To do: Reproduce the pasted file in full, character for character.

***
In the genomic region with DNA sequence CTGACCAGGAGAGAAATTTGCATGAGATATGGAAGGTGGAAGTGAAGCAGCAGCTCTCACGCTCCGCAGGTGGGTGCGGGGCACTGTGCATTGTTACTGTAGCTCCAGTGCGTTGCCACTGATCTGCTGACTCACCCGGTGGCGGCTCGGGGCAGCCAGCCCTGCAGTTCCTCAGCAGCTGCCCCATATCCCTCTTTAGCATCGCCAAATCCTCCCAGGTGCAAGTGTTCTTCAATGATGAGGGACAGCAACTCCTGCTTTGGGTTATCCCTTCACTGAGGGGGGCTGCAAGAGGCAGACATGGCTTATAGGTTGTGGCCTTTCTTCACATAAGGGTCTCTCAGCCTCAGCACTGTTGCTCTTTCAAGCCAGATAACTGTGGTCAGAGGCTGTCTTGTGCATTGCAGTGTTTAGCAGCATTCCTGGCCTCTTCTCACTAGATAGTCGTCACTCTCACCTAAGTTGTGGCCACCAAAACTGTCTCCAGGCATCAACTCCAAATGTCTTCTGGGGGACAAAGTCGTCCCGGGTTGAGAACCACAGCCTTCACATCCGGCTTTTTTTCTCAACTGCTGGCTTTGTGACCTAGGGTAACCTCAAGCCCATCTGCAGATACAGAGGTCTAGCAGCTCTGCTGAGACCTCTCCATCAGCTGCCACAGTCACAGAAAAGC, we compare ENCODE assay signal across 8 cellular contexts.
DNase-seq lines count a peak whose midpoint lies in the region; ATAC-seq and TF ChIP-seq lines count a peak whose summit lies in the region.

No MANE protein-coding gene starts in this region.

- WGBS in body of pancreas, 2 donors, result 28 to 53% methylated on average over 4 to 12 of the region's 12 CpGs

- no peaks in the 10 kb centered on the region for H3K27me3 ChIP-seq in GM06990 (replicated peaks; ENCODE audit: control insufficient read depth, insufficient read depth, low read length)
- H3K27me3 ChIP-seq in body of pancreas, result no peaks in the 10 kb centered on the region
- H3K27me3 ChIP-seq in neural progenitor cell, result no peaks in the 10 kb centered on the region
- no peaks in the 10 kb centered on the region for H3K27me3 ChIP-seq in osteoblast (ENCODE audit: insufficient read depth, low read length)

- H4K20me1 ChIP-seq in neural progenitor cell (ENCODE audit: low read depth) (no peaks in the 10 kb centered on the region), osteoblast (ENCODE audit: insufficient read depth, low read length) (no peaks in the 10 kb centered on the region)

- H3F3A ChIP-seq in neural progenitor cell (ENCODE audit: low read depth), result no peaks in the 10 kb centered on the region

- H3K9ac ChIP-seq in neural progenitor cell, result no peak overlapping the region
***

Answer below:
In the genomic region with DNA sequence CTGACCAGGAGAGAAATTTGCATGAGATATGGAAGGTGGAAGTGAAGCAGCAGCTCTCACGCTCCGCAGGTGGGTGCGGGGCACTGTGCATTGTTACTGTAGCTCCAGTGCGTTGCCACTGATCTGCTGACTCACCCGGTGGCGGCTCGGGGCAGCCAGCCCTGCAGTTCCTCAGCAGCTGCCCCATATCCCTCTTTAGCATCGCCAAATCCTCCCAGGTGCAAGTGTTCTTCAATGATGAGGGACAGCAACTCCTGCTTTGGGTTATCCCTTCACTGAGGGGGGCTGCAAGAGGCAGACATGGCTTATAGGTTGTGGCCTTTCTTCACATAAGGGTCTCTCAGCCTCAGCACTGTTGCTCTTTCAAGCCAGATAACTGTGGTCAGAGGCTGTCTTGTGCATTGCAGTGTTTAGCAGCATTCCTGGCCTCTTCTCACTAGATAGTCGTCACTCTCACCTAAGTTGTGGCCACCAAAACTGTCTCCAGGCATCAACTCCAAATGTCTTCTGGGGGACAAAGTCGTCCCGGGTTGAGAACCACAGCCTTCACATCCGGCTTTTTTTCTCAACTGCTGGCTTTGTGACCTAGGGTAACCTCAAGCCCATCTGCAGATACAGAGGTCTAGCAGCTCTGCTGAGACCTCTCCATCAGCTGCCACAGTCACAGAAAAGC, we compare ENCODE assay signal across 8 cellular contexts.
DNase-seq lines count a peak whose midpoint lies in the region; ATAC-seq and TF ChIP-seq lines count a peak whose summit lies in the region.

No MANE protein-coding gene starts in this region.

- WGBS in body of pancreas, 2 donors, result 28 to 53% methylated on average over 4 to 12 of the region's 12 CpGs

- no peaks in the 10 kb centered on the region for H3K27me3 ChIP-seq in GM06990 (replicated peaks; ENCODE audit: control insufficient read depth, insufficient read depth, low read length)
- H3K27me3 ChIP-seq in body of pancreas, result no peaks in the 10 kb centered on the region
- H3K27me3 ChIP-seq in neural progenitor cell, result no peaks in the 10 kb centered on the region
- no peaks in the 10 kb centered on the region for H3K27me3 ChIP-seq in osteoblast (ENCODE audit: insufficient read depth, low read length)

- H4K20me1 ChIP-seq in neural progenitor cell (ENCODE audit: low read depth) (no peaks in the 10 kb centered on the region), osteoblast (ENCODE audit: insufficient read depth, low read length) (no peaks in the 10 kb centered on the region)

- H3F3A ChIP-seq in neural progenitor cell (ENCODE audit: low read depth), result no peaks in the 10 kb centered on the region

- H3K9ac ChIP-seq in neural progenitor cell, result no peak overlapping the region